Another reason North Korea is likely to settle for nuclear testing rather than
armed provocations against its usual punch bag, South Korea, is that South
Korean citizens' feelings toward their errant brothers have dramatically
In a poll conducted at the end of last year by Research Plus, a public survey
group in Seoul, the change was obvious even among South Korean college students
who tend to be more liberal and idealistic toward North Korea than the older
generation. The percentage of the South's college students who perceived North
Korea as a "partner for cooperation" was 45% in 2004 and 46% in 2007, but
plummeted to 29% in the latest poll.
That tells something to North Korea. In the past, North Korea mounted
provocations with the premise that South Korea wouldn't be able to respond
militarily, fearing tremendous economic damage in industrial South Korea. But
North Korea cannot trust that premise any more as it sees that South Koreans
are willing to go ahead with planned military drills despite calls for
restraint from China and Russia.
After suffering repeated North Korean provocations, the South Korean public is
also beginning to demand that their government stand up to North Korea. South
Korea has gone a step further by showing its resolve to respond militarily to
the North's provocations. "Now, South Koreans are ready to fight. So North
Korea is more cautious to provoke the South. They don't want to target South
Korea. So, the other option is a nuclear or missile test," said Jin at Renmin
University in Beijing.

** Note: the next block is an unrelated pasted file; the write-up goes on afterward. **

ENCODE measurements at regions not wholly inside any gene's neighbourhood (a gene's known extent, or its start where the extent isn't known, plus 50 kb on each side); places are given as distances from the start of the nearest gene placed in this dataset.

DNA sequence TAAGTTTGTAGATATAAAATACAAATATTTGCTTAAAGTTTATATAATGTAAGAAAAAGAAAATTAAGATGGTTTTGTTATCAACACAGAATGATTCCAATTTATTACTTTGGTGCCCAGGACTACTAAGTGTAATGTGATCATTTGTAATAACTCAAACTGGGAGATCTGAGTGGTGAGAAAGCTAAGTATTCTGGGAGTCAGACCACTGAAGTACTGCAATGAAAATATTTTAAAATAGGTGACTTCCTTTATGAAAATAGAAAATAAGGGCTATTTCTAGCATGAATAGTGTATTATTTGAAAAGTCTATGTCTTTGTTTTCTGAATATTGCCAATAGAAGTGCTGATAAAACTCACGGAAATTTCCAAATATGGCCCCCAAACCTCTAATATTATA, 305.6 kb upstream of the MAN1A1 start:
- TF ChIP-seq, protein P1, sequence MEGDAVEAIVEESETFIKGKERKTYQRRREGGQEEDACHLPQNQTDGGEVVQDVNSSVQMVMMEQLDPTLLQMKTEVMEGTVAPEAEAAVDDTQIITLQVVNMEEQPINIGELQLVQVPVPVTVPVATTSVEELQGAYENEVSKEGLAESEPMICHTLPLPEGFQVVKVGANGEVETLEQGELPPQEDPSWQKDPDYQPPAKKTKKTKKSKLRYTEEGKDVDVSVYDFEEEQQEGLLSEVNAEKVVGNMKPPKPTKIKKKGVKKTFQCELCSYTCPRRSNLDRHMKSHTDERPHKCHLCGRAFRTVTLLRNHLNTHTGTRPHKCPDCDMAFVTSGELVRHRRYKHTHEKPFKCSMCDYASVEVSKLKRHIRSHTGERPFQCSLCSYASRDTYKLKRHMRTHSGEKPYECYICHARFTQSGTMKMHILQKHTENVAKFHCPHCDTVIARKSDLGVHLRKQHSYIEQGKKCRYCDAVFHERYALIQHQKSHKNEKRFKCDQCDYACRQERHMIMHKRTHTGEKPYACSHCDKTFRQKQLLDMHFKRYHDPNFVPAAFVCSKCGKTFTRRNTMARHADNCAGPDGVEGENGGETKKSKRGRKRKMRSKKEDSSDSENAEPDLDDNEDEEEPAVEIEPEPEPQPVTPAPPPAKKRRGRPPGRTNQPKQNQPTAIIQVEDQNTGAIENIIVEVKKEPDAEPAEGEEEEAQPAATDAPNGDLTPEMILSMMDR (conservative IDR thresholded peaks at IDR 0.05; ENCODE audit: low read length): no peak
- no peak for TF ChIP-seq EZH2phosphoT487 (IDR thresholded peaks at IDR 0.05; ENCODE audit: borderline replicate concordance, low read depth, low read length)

Suh in Seoul agrees: "The kind of provocation North Korea did on Yeongpyong
Island is risky on the part of North Korea too. So they want to target the US
by carrying out a third nuclear testing or test-firing a long-range missile."
Straub believes that the timing of North Korea's nuclear testing will be
decided by Pyongyang to use it as pressure on the US and South Korea to "reset
the strategic chess board", for example, "to have negotiations but to have them
on their terms".
Importantly, China's influence on North Korea will be tested. Beijing has
repeatedly expressed its position against the North's nuclear testing.
Pyongyang's going ahead with a nuclear testing would be a slap in the face to
"If North Korea wants to do it, it has to think about China's attitude. China's
attitude is crucial whether there will be another nuclear test by North Korea.
China will never give open support for its nuclear test," said Yu Yingli, a
North Korea expert at the Shanghai Institute for International Studies.
Yet, Yu admits China's influence on North Korea is limited. "North Korea is a
nation that doesn't follow another country's orders. It always does what it
wants to do, not what China wants it to do," she said, adding, "It will hurt
China's feelings. North Korea has to think about it."
Undoubtedly, North Korean leaders, in making a decision on a third unclear
test, will think about China's reaction in terms of what dates for testing and
public statements would cause the least offense to China, according to Straub,
the former US State Department official. "North Koreans at least will try to
create a circumstance that appears to force them to go with the nuclear
Sunny Lee (email@example.com) is a Seoul-born columnist
and journalist; he has degrees from the US and China.